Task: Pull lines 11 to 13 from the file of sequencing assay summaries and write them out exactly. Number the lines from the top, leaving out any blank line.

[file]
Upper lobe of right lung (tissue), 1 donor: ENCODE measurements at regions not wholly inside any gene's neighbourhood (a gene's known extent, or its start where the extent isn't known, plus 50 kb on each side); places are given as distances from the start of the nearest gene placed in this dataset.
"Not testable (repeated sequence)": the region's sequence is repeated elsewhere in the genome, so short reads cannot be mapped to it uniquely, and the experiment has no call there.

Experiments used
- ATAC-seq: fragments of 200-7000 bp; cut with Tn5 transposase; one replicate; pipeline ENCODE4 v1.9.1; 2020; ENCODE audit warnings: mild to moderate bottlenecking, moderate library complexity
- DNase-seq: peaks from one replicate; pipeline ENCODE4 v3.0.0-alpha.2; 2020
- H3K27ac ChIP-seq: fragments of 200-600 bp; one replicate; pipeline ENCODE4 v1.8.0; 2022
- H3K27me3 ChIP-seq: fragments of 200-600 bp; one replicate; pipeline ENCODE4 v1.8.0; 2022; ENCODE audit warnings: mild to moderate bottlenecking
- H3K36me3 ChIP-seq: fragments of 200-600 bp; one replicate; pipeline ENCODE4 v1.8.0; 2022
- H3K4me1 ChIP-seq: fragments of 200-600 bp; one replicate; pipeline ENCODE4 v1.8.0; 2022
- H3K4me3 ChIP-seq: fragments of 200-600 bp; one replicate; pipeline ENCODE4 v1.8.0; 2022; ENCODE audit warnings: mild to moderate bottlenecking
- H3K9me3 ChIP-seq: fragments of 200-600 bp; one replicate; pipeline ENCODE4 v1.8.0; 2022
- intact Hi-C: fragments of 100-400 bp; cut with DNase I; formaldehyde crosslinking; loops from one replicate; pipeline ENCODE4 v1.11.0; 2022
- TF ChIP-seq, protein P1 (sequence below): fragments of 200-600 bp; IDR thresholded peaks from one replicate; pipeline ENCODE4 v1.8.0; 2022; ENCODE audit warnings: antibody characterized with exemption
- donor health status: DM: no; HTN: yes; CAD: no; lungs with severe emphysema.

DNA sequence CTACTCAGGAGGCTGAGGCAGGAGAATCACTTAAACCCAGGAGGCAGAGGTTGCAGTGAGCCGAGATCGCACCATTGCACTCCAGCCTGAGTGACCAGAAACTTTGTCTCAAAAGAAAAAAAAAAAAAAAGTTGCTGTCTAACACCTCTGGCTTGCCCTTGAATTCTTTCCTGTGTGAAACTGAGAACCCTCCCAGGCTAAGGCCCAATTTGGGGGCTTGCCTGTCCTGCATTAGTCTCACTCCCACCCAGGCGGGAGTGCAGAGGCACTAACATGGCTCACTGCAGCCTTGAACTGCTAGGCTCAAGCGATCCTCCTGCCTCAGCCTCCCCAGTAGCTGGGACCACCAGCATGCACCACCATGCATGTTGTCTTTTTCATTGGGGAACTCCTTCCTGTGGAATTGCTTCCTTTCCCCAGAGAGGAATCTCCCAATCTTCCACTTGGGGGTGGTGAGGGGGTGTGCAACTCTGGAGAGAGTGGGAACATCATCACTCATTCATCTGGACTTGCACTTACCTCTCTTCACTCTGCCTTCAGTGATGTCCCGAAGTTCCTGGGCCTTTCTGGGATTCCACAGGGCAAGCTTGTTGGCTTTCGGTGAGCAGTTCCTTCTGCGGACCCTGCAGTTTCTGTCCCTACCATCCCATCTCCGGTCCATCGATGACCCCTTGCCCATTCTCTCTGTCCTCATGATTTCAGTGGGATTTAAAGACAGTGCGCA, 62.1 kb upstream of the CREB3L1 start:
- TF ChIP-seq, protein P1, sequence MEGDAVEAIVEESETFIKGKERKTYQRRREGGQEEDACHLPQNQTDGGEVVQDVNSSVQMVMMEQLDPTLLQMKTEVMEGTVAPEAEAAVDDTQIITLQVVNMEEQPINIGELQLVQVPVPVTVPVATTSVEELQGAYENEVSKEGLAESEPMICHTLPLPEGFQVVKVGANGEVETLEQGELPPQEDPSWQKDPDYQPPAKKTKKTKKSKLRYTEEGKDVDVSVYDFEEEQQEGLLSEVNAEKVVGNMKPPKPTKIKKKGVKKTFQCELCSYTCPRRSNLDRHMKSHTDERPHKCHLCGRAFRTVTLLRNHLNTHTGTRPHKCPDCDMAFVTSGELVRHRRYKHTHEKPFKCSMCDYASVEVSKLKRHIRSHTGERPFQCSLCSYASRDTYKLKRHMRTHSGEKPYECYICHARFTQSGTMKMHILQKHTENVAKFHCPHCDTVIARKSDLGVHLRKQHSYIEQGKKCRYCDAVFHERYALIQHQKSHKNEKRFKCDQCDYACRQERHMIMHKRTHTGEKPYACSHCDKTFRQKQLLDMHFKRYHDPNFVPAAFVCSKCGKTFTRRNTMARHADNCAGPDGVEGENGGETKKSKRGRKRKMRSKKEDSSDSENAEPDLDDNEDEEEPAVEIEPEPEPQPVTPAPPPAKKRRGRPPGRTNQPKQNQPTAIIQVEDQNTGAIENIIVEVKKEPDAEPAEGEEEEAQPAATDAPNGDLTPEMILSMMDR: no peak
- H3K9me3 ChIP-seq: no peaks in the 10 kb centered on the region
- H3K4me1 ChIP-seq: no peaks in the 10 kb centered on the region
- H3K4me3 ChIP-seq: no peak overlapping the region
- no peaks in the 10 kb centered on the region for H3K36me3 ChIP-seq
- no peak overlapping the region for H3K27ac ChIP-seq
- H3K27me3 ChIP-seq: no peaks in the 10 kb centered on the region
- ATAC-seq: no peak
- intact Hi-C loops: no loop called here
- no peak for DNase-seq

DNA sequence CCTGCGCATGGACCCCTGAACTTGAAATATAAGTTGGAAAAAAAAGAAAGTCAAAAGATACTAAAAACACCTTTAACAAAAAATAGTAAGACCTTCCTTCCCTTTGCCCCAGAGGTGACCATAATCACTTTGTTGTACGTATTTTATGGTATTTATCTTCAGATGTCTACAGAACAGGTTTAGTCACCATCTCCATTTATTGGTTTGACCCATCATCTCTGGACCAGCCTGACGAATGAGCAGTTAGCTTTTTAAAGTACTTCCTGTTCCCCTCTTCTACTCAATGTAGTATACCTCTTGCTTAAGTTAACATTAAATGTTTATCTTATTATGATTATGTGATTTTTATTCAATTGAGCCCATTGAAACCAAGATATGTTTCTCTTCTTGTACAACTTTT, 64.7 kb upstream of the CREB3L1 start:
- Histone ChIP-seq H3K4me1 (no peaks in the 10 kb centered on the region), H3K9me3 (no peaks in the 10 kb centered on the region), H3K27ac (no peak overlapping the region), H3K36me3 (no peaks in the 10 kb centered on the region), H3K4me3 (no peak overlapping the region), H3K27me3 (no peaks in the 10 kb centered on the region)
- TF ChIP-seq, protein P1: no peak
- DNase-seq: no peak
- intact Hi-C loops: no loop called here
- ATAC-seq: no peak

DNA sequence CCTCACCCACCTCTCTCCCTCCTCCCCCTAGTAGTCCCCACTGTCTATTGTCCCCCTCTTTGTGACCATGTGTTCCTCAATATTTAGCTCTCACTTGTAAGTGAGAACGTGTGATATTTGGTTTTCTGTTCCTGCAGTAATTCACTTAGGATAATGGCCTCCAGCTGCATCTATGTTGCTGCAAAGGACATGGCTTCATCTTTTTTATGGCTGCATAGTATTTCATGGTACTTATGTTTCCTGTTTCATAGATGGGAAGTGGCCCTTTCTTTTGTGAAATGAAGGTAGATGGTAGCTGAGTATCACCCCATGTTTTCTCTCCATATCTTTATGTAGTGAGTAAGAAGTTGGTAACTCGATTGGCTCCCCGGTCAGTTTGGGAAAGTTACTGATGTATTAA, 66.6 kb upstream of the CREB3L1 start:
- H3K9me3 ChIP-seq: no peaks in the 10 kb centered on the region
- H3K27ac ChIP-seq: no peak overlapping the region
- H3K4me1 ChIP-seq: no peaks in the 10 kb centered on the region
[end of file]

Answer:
- H3K9me3 ChIP-seq: fragments of 200-600 bp; one replicate; pipeline ENCODE4 v1.8.0; 2022
- intact Hi-C: fragments of 100-400 bp; cut with DNase I; formaldehyde crosslinking; loops from one replicate; pipeline ENCODE4 v1.11.0; 2022
- TF ChIP-seq, protein P1 (sequence below): fragments of 200-600 bp; IDR thresholded peaks from one replicate; pipeline ENCODE4 v1.8.0; 2022; ENCODE audit warnings: antibody characterized with exemption